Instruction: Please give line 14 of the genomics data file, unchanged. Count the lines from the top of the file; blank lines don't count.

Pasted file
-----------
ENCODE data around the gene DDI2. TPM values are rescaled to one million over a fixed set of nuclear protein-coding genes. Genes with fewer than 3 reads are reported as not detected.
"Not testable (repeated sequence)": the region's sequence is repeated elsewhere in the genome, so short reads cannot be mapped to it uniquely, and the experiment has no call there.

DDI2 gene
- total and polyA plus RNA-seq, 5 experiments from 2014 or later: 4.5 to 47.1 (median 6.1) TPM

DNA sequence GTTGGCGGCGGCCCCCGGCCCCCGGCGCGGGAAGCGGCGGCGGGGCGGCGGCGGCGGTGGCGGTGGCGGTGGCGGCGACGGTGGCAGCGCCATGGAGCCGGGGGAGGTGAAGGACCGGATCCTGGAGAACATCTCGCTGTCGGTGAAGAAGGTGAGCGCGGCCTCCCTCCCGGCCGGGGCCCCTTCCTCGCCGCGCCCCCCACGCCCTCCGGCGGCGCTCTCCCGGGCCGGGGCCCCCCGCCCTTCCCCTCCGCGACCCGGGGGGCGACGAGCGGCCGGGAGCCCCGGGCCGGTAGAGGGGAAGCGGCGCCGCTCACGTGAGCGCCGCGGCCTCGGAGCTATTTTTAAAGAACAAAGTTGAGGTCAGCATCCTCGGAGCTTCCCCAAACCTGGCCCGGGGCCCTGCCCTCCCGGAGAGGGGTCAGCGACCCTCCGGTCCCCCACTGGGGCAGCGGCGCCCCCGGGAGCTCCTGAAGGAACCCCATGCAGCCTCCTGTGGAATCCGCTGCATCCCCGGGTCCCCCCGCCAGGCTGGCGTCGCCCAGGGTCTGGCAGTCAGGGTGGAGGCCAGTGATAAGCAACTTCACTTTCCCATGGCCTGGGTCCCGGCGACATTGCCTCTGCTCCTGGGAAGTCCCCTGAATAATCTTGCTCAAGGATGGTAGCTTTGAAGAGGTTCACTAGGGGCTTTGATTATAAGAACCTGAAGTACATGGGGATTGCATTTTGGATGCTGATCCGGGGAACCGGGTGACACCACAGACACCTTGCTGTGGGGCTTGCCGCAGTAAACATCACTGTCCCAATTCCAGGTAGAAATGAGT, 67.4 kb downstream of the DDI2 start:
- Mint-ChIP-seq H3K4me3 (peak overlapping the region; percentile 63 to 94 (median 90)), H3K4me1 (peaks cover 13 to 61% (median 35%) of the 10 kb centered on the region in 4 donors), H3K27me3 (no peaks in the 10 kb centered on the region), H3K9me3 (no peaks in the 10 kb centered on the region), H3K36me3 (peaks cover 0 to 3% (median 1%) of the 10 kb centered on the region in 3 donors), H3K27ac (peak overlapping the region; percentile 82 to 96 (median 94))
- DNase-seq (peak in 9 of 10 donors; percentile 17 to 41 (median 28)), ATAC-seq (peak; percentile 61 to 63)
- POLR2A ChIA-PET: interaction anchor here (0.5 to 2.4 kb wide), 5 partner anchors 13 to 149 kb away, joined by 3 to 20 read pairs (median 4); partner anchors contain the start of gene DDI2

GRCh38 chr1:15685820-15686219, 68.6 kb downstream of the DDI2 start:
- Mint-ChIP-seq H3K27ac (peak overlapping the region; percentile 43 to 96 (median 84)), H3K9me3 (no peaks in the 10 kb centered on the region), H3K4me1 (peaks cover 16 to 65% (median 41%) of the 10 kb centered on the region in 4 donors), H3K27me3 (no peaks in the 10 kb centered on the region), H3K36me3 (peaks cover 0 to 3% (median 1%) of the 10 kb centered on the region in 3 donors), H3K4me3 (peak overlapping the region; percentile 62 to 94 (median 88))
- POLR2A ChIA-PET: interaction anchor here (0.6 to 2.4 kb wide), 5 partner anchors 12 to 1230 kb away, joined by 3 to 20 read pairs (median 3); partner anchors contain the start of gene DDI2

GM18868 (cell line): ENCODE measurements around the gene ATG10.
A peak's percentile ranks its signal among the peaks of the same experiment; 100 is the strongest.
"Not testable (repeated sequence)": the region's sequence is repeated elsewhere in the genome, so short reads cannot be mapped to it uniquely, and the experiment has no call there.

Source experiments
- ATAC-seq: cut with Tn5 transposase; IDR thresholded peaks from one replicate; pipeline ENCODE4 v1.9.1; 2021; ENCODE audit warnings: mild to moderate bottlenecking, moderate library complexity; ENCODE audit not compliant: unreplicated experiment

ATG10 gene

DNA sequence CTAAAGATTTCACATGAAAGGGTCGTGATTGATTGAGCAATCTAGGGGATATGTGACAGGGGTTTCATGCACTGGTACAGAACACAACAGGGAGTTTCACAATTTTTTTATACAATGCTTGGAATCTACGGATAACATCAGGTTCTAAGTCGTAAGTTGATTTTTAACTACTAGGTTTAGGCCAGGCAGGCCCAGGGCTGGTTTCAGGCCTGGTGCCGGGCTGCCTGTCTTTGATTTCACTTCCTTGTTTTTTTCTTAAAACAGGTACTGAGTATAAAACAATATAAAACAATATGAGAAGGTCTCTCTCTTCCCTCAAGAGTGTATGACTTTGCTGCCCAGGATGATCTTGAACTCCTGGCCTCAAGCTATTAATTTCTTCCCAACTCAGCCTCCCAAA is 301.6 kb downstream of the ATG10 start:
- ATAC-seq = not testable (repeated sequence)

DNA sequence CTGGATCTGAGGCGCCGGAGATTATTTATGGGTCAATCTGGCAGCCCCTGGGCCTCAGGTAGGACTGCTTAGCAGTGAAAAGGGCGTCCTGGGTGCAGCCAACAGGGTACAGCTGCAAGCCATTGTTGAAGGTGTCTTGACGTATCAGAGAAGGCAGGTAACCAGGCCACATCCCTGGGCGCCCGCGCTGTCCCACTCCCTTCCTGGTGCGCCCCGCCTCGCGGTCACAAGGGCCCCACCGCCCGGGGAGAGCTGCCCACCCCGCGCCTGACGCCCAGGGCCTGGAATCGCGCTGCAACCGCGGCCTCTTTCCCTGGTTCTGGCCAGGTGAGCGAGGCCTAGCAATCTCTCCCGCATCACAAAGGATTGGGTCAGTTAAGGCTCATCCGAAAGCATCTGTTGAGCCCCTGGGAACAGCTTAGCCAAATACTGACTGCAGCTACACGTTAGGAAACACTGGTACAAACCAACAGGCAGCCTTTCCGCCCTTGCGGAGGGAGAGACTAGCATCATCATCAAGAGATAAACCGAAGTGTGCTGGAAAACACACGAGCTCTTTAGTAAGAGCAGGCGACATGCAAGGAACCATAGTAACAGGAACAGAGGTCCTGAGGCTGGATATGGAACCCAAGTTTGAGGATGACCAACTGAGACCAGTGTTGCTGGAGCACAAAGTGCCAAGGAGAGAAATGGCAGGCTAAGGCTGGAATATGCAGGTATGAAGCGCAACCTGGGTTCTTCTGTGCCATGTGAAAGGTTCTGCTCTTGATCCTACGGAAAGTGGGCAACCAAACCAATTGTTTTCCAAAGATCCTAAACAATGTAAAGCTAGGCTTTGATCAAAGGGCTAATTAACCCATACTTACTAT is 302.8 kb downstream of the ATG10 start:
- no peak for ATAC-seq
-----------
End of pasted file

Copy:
"Not testable (repeated sequence)": the region's sequence is repeated elsewhere in the genome, so short reads cannot be mapped to it uniquely, and the experiment has no call there.